Monday, April 21, 2014

What I Learned

So, Lent is over and I'm kind of back to social media. I've been thinking a lot about what I learned during my fast, I think Brother Brueggemann describes it best in his prayer Ourselves at the Center. His words best describe where my heart was when I started this fast and how I changed along the way. Without further ado, the prayer:

Ourselves at the Center
(Walter Bruggemann, Prayers for a Privileged People)

We are your people,
mostly privileged
Your people who make futures for ourselves,
seize opportunities,
get the job done
and move on.
In our self-confidence, we expect little
beyond our productivity;
we wait little for
that which lies beyond us,
and then settle with ourselves
at the center.
And you, you in the midst of our privilege,
our competence
our entitlement.
You utter large deep oaths
beyond our imagined futures.
You say – fear not, I am with you.
You say – nothing shall separate us.
You say – something of new heaven and new earth.
You say – you are mine; I have called you by name.
You say – my faithfulness will show concretely and will abide.
And we find our privilege eroded by your purpose,
our competence shaken by your future,
our entitlement unsettled by your other children.
Give us grace to hear your promises.
Give us freedom to trust your promises.
Give us patience to wait and
humility to yield our dreamed future
to your large purpose.
We pray in the name of Jesus who
is your deep yes over our lives.

Friday, April 11, 2014

Almost There

It's almost Palm Sunday, almost Holy Week, and almost Easter. Which means in a little over a week, Lent will draw to an end. When I gave up social media for Lent, I knew it would draw comments from people that it's not that big of a deal. On the surface, it's kind of a shallow thing to give up for Lent.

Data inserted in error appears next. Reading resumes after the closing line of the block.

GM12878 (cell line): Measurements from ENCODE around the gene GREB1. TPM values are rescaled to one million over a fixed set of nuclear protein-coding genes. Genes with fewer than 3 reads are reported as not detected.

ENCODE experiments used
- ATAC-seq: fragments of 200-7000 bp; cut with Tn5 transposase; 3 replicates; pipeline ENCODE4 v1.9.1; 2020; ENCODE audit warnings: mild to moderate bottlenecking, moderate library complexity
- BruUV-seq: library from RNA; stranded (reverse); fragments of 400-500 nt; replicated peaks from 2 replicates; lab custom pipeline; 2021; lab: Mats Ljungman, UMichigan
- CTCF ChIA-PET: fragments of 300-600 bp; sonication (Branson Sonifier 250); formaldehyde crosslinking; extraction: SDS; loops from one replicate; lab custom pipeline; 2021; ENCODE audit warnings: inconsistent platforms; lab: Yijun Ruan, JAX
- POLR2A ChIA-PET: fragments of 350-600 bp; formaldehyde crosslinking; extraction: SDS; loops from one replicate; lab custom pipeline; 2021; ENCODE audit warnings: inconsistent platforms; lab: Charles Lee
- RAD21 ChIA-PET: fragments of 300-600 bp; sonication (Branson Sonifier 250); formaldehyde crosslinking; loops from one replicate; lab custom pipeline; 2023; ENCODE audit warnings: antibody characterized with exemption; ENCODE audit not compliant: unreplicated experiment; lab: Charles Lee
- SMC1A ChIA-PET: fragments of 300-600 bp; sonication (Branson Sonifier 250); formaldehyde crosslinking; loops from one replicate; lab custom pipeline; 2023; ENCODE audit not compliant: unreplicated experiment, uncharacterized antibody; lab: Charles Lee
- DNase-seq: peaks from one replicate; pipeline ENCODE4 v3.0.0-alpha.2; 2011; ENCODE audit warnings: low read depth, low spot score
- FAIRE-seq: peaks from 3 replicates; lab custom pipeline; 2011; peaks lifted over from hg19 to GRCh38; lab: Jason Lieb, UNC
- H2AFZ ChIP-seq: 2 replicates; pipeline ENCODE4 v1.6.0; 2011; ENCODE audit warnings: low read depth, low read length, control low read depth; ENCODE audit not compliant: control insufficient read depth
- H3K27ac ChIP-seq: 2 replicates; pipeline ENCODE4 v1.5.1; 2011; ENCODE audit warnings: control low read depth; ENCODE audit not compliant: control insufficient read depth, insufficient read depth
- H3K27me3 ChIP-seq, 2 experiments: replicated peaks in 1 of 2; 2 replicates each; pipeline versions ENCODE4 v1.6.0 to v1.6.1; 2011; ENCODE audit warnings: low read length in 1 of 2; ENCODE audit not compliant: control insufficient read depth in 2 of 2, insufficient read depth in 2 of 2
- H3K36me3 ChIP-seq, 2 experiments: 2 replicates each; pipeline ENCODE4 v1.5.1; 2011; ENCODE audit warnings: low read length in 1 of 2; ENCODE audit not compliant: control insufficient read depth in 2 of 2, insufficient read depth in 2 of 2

But here's the thing. It really is a big deal. Think about it. Think about why you use social media. Not on the surface, like keeping up with family or friends. But emotionally, what's your tie? I never really saw myself as someone needing affirmation. I've always felt pretty sure of myself, I never thought I needed someone to validate that I exist. But then I decided to spend 40 days cut off from on-line friends. Which may not seem like a big deal, but I'm by myself at least 15 days out of the month with Jeremy's work schedule. You try spending time alone, with no outlet to distract you from yourself. It's not fun. It's very lonely. And you'd think that perhaps during this time of loneliness that I would pray, or read my Bible, or just read. Instead, I think I've watched approximately 100 episodes of Supernatural. But you know, at least I've recognized that it is lonely being alone.

On the flip side of the loneliness, I did discover that while I miss the interaction with folks, that also I don't miss it.  When I first started using Twitter (seven years ago, when it was just a baby), I was in a really rough marriage. The folks on Twitter became my friends, my sounding boards, the place where I went when I needed to escape. Now that I am incredibly happily married, I don't really need it anymore (except of course when I actually do need it). I made actual friends on Twitter. People that I know in real life, and people that I actually spend time with. It's nice being affirmed but it's also nice being known by people. I've done a pretty good job of keeping in touch with my friends whilst being away from social media, but also, I've also seemed to turn into more a hermit, which really exacerbates the whole loneliness part.

So basically, in the past almost forty days I've felt all the emotions. I'd say that I'm really ready for this to be over, but I don't know that I've done enough work for it to be over. This next week, during Holy Week, I intend to stop all my tv watching and do some real work. I'm sure there's much more to learn from this time.